Jeremiah didn’t discuss Batali directly, and when I asked him his thoughts on abusive behavior in restaurants he insisted, “all the staff at Stars got a letter in their pay check in 1990 saying that there would be absolutely zero tolerance for any [abusive] behavior. I don’t care who you are, if this goes on, you’ll be instantly dismissed. That was 1990! That’s just manners, it’s the way you treat people. It’s got a name now and that’s very good because it’s bringing it out, but it has always been there. You were either a beast or you weren’t.”
Stars also had a revolutionary atmosphere. Jeremiah designed the restaurant to be open and vibrant, with the dining room, bar and kitchen forming one large space. Back in the mid-80’s the three areas were generally kept apart. It was one of the most exciting restaurants at the time, welcoming every type of person to an incredible meal alongside an almost circus-like show. Jeremiah was the ring leader – with a glass of champagne in hand, either commanding the kitchen or floating around the floor charming his guests.
“On a crowded night with 300 people in the dining room I’d say, ‘busboy, grab a table!’ And he’d just pick up a table over his head and walk through, ‘excuse me, excuse me, excuse me!’ People loved it. If a light bulb went out, I’d get a busboy to bring me a ladder and I’d go with him and climb up. I always begged for a light bulb to go out because it caused such an effect.”
Unfortunately, Stars saw its last days in 1999. A fraudulent court case from a former employee left Jeremiah heartbroken and angry. And then, the neighboring Civic Center, which had been the life-source of that area, closed down for two years, leaving Jeremiah to find alternative income through franchises and other ventures to keep Stars afloat. In the end, the choice to close was a personal one. It was a combination of circumstances, and according to Jeremiah, it was also the burden of fame.
After three attempts at my life, I thought, fuck this! I’m going to the beach! I had great conversations with Tony Bourdain about that–– the cost of fame. ~ Chef Jeremiah Tower
To the beach he went, without saying a word to anyone. Jeremiah went from being one of the first celebrity chefs to instantly dropping off the radar and living a secluded and calm life in Mexico. After more than a decade, he suddenly appeared back on the scene. Beloved Chef and TV Documentarian Anthony Bourdain had read Jeremiah’s book and was immediately inspired to share it with his long-time producer Lydia Tenaglia.
Jeremiah agreed to meet Lydia at Waterbar in San Francisco. “I said, ‘get me a glass, no, a bottle of Champagne and let’s talk.’ So, her first question was, as I chugged my glass of Champagne, ‘what was your father like?’ and I said, ‘he was a prick!’ I went, oh my god where did that come from? I mean, I believe it, and I know it, but I would never have just said that. But there was something about her, so I just let it all hang out. In one mad moment, I even sent her my notebooks – culinary notebooks, and notebooks from college, when I was 19 and dropping Mescaline every day. The first thing I say [in the documentary], ‘somehow I’m not a human being,’ that was from the Mescaline!”
Jeremiah laughed and continued, “it was funny because I’d never seen the movie until the premiere in New York. I said, Lydia, let’s sit in the back in case we have to run for it. If they hate this movie we’re running. After that first line, it was dead silence and I whispered, ‘Lydia, let’s get out of here, they hate this fucking movie.’ And the woman behind me heard me say it and burst out laughing. Then the whole place sort of relaxed, and it got a 15-minute standing ovation at the end, much to my absolute shock.”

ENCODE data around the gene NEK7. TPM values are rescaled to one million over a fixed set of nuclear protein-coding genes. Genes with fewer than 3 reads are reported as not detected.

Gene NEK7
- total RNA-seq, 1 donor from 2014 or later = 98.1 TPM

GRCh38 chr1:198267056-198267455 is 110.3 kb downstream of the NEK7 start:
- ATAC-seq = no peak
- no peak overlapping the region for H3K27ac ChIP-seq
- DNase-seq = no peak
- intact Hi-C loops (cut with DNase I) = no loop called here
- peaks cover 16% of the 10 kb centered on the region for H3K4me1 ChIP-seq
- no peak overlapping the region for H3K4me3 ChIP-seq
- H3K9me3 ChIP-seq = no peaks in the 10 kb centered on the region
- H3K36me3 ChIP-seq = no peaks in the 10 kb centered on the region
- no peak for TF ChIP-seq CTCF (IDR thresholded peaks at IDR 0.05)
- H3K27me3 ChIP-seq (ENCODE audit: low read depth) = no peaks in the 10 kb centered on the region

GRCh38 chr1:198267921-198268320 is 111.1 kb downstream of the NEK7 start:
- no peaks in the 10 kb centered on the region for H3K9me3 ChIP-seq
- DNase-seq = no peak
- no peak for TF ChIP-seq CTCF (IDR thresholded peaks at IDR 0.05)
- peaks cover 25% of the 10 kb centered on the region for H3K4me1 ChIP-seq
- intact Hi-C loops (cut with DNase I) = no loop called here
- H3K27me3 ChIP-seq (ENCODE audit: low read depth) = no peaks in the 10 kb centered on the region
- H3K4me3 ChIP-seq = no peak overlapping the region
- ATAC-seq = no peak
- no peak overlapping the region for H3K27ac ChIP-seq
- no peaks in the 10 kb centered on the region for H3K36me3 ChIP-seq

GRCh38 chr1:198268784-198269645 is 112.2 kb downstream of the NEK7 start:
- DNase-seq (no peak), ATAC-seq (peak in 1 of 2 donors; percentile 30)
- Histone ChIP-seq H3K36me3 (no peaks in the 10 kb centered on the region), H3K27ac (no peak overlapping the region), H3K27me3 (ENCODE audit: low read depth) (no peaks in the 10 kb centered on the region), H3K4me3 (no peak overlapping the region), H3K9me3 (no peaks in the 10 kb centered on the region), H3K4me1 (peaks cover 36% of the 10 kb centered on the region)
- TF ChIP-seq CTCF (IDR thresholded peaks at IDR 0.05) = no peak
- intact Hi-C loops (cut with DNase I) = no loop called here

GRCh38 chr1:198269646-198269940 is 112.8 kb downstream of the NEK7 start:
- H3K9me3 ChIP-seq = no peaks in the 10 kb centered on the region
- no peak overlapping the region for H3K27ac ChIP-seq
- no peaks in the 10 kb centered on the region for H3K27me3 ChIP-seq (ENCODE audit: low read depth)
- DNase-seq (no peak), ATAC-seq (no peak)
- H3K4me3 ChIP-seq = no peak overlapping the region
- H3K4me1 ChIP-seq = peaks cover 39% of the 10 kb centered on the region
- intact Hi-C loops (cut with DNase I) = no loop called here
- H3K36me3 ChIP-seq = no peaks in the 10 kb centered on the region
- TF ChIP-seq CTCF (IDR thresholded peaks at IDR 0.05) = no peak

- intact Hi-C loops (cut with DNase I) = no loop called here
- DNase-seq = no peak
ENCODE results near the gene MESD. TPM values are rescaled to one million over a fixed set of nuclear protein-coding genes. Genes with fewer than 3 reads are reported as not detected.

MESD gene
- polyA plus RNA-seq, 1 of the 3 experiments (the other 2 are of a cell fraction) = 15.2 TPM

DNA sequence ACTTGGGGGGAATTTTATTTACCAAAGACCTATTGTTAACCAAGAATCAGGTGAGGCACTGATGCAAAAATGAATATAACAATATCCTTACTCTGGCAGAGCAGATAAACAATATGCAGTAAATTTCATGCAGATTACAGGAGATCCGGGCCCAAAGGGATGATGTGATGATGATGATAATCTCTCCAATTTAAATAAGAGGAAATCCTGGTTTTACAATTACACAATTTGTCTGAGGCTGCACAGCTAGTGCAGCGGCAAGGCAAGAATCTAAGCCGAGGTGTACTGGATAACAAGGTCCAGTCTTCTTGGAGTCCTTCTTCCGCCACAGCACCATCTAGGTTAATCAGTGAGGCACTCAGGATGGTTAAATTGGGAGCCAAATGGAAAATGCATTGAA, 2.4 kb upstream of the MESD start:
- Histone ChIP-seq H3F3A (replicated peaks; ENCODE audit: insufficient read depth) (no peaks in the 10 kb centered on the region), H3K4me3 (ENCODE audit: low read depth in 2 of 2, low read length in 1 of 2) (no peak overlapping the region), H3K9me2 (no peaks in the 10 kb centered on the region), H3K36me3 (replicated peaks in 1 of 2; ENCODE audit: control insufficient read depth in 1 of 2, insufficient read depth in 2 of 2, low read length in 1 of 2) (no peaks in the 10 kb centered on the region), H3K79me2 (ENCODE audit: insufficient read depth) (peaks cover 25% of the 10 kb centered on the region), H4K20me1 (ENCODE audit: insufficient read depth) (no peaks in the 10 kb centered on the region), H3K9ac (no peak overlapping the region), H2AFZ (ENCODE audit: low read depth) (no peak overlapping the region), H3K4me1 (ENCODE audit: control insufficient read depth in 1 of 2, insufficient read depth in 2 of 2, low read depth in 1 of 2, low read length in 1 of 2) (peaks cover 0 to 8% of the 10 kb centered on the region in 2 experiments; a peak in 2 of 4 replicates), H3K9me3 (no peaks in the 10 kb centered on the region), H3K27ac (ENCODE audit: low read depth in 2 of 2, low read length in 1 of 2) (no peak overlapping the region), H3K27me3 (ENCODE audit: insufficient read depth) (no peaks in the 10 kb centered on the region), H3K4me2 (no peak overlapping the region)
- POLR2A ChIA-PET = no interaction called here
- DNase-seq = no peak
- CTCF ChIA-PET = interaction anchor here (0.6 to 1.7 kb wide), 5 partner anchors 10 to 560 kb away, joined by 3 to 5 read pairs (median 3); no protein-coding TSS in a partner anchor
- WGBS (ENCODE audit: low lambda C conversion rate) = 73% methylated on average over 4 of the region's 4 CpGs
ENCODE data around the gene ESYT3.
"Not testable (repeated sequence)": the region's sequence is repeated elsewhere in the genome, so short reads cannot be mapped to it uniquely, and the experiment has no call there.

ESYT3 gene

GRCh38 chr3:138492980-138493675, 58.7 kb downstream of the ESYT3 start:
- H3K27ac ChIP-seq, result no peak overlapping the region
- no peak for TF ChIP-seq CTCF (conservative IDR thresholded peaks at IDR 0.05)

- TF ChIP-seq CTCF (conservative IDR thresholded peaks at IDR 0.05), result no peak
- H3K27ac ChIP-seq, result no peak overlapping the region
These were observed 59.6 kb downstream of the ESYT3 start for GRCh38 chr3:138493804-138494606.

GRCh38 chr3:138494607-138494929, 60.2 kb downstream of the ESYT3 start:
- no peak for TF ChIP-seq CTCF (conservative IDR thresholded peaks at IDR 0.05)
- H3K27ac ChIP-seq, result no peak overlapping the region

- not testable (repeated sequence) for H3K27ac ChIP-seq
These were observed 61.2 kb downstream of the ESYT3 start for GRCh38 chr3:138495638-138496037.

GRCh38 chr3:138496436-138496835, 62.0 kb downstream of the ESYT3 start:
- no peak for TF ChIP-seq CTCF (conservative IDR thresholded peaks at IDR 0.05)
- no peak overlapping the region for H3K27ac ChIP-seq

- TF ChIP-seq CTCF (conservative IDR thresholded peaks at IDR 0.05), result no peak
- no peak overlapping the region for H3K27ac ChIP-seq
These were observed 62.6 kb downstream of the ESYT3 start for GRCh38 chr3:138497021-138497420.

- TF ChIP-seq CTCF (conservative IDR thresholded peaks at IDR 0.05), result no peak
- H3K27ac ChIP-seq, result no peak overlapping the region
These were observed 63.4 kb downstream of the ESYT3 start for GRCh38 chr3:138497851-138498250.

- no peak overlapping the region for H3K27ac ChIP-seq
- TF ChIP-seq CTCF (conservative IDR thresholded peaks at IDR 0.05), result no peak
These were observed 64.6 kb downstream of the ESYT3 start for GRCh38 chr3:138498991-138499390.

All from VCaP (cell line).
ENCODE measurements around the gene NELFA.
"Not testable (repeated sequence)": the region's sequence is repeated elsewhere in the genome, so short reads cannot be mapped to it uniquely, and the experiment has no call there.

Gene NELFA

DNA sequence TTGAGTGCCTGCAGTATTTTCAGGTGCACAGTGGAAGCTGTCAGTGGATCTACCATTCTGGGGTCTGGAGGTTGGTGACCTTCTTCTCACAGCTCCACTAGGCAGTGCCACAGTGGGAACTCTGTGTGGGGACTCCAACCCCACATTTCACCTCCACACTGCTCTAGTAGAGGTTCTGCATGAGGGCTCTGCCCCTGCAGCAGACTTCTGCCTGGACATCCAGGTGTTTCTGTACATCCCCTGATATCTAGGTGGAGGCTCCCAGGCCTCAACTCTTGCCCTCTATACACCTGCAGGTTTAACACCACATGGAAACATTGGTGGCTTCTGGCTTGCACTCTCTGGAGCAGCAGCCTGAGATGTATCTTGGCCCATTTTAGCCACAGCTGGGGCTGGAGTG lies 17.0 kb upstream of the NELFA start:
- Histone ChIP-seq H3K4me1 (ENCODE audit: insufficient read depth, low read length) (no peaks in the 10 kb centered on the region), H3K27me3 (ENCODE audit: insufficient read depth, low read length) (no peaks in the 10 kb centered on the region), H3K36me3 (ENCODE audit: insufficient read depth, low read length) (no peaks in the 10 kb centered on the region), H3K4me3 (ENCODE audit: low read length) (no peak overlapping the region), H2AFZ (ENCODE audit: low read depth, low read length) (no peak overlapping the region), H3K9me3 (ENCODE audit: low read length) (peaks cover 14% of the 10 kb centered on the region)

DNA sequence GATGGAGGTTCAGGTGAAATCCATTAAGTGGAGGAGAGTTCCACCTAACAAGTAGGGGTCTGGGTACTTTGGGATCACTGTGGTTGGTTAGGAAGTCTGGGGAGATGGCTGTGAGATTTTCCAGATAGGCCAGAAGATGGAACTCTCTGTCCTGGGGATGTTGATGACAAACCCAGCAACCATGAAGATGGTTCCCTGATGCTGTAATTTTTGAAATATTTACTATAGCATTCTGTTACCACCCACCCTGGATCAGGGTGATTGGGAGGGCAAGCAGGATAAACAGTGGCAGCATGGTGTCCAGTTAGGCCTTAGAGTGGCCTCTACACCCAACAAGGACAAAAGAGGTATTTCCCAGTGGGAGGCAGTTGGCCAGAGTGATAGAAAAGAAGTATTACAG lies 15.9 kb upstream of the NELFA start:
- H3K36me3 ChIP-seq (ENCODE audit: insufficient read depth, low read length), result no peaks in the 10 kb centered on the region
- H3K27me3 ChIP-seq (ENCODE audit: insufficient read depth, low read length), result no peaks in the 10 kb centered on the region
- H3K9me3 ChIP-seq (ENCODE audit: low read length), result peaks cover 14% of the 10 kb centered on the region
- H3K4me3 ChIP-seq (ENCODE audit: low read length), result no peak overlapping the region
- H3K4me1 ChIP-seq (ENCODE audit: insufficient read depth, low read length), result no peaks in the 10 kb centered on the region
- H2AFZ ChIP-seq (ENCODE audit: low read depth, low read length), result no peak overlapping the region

As he spoke further about the film, I gathered a true sense of pride for the story they had depicted of him and his accomplishments. His one critique, however, was its ending.
At the end it looks so lonely with me going up the stairs. Brilliant ending, but I wouldn’t have… well, that’s just not my ending. ~ Chef Jeremiah Tower
How very right he is too. This was not to be Jeremiah’s ending, and in fact, he has steadily become an active character in the culinary scene once again. “I’ve probably just turned more into a curmudgeon,” he responded when I asked how he’s changed since his return.
As far as what he’s dreaming about these days, he told me of his excitement to continue deep-sea diving with manta rays, and then smiled and softly put his hand on his fiancés leg and said, “and living with my man, he’s my dream actually.” Smiling back, his fiancé Curtis shared how they’d met.
Jeremiah came into the restaurant where Curtis was working as a server. “He walks in the door and he’s wearing this all-black, stunning Armani suit and I was like, Oh, hello!” Curtis smirked. “He sits down, and I open a bottle of Dom Perignon. As I’m pouring it, I’m just directly staring into his eyes. Suddenly, he’s like, uhem, uhem! And I realized that I’m just pouring Dom all over the table. All over the table!” By the end of the meal, Jeremiah was smitten by Curtis and asked for his number. Now, 11 years later, the two are happily living together in Mérida, Mexico, and traveling the US, attending events side-by-side.
Jeremiah might have taken himself off of the front pages for a while, but his early challenges to the status quo inspired the restaurant industry to work towards change. While his flair for storytelling makes for a fascinating glimpse into the past, I got the sense that the past isn’t where he wants to remain. If this new chapter in his career is anything like the others, I expect he’ll make plenty more waves as he navigates today’s choppy industry waters.